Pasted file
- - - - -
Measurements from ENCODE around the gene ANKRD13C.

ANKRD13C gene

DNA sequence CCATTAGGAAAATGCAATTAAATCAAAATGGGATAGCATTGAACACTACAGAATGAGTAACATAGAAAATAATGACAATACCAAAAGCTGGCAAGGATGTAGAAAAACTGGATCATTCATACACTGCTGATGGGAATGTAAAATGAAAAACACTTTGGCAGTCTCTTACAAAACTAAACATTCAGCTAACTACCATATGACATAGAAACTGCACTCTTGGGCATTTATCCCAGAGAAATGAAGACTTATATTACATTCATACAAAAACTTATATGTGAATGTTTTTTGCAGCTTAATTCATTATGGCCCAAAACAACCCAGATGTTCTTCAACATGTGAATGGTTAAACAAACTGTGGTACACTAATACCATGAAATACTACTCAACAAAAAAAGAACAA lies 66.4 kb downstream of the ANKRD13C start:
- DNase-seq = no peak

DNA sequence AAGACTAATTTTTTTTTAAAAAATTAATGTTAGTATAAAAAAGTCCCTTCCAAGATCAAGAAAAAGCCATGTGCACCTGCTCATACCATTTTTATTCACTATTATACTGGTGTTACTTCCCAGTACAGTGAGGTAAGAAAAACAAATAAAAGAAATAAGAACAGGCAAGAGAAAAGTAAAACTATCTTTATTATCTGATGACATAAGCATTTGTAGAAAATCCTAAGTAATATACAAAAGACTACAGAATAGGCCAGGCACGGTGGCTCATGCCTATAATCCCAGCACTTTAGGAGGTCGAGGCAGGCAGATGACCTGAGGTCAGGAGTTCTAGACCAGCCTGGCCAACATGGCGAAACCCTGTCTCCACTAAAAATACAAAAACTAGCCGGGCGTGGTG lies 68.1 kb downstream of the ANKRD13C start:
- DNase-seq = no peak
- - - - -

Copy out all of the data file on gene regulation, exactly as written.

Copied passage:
Measurements from ENCODE around the gene ANKRD13C.

ANKRD13C gene

DNA sequence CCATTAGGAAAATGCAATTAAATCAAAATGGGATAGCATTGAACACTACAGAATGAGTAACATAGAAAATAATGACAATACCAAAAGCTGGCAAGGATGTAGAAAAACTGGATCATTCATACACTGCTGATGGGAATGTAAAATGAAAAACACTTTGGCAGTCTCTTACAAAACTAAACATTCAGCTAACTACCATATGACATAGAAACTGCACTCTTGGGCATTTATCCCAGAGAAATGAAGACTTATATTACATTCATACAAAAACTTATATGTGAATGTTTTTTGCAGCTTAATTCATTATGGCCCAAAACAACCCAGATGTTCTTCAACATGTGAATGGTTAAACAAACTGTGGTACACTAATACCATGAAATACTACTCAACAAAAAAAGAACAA lies 66.4 kb downstream of the ANKRD13C start:
- DNase-seq = no peak

DNA sequence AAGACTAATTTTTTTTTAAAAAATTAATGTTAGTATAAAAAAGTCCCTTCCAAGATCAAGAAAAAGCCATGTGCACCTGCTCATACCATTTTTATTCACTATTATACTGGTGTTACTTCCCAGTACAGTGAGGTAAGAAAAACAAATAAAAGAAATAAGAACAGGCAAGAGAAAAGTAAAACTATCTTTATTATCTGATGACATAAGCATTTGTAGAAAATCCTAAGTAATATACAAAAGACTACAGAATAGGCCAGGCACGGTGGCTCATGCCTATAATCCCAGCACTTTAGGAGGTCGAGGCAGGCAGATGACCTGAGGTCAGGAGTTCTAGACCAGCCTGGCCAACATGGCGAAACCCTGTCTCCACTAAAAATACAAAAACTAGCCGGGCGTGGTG lies 68.1 kb downstream of the ANKRD13C start:
- DNase-seq = no peak